That's right.

Mar 15, 2019 - 5:15:51 AM

2251 posts since 2/16/2017
Online Now

As a trumpet player, I’ve always been a Kind of Blue Miles guy.

As a Dead fan, this is a lot like the Drums and Space section of Dead shows, which is when I go take a leak and grab another beer.

As a jazz fan, I’ve never been pots and pans guy. I like a melody in the mix. I keep wondering if my tastes will mature into it, and I’ll “get it” someday, but it ain’t happening yet.

Mar 15, 2019 - 5:46:25 AM

4783 posts since 11/13/2005

Do you still play trumpet Jeff? I've never tried any horns, but I would like to someday

Mar 15, 2019 - 5:58:04 AM

2251 posts since 2/16/2017
Online Now

I haven’t played regularly since my mid-twenties. I still play once in a while, but I’m not in shape. If you don’t play regularly your embouchure goes to crap. It’s really frustrating to not be able to play like I use to.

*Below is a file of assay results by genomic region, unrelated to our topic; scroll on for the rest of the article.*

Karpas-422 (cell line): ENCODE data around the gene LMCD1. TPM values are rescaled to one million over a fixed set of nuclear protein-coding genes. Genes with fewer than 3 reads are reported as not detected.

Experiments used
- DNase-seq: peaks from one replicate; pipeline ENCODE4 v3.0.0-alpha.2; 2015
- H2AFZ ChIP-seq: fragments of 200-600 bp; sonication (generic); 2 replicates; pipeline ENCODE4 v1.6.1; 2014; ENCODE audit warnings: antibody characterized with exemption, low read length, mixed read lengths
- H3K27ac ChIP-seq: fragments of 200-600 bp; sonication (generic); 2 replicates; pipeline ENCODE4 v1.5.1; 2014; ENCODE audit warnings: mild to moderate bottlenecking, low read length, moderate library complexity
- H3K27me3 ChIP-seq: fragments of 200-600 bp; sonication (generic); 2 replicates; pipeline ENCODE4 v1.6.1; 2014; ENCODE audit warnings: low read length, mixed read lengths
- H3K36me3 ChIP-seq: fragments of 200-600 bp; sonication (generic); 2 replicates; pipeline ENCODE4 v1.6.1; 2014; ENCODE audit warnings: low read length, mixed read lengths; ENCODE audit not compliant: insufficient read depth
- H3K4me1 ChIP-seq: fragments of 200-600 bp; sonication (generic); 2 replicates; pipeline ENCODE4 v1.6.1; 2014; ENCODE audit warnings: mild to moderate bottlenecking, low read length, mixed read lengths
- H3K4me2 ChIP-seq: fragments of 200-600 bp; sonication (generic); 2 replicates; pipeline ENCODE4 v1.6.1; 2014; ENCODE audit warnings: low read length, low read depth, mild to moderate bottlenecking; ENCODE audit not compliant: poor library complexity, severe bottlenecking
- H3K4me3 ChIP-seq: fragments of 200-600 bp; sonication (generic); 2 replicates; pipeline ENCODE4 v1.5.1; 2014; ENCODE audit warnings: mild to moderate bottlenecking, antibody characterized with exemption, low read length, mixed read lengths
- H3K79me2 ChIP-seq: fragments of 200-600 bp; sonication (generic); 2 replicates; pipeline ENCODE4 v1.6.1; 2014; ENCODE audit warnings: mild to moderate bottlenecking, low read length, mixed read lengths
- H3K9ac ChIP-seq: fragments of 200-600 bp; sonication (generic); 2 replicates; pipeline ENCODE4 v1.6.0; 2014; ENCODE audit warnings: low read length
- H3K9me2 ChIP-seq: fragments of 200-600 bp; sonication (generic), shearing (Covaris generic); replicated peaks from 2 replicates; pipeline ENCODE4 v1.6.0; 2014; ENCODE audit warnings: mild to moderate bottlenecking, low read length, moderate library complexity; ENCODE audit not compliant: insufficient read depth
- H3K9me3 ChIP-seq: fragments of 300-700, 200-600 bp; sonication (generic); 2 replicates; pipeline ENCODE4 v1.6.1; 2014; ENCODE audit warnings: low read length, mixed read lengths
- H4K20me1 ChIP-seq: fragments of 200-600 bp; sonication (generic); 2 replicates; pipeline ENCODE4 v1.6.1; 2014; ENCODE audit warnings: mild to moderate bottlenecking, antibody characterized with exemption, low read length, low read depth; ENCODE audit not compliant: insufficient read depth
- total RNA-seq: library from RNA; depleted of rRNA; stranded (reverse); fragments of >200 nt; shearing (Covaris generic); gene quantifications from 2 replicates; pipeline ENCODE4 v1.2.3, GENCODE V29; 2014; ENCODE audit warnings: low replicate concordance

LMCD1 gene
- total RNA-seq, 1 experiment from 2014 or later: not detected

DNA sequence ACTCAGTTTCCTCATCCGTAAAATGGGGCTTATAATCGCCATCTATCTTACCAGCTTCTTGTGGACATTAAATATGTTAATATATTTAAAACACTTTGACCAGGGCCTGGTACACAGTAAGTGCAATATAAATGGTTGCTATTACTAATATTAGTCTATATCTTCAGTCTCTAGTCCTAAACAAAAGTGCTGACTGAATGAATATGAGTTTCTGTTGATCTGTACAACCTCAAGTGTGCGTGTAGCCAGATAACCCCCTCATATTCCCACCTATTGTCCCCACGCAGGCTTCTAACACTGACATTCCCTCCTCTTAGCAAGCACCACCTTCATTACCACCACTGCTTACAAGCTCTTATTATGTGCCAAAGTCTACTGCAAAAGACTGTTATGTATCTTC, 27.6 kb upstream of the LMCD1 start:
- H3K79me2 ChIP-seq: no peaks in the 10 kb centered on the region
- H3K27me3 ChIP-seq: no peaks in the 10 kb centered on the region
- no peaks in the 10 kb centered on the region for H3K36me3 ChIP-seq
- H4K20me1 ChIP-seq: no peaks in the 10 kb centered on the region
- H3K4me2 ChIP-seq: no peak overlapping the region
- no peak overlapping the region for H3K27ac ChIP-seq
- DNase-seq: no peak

I have a mind to join one of the community concert bands around here eventually (I presume I’ll have free time again someday). I play French horn as well, and that’s probably what I’ll play once I join a band. Washed up trumpet players are a dime a dozen, but every band or orchestra could use another horn.

The free time that I have that I can spend on music right now, I spend on banjo.

Mar 15, 2019 - 7:07:21 AM
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5496 posts since 8/28/2013

quote:
Originally posted by Texasbanjo

FYI: certain profanity words are x'd out. If they get too raunchy, the poster may be given a warning about profanity and if that doesn't work, a time out. Check the rules, it says: "Profanity or Racial/Religious Slurs: Keep in mind that these forums are visited by people of all ages and backgrounds. Besides.. a foul mouth doesn't impress anyone."

While a mild curse word may not be x'd out, most are.


Would this particular "B" word be x-ed out if it had been used as its original definition meaning "female dog?"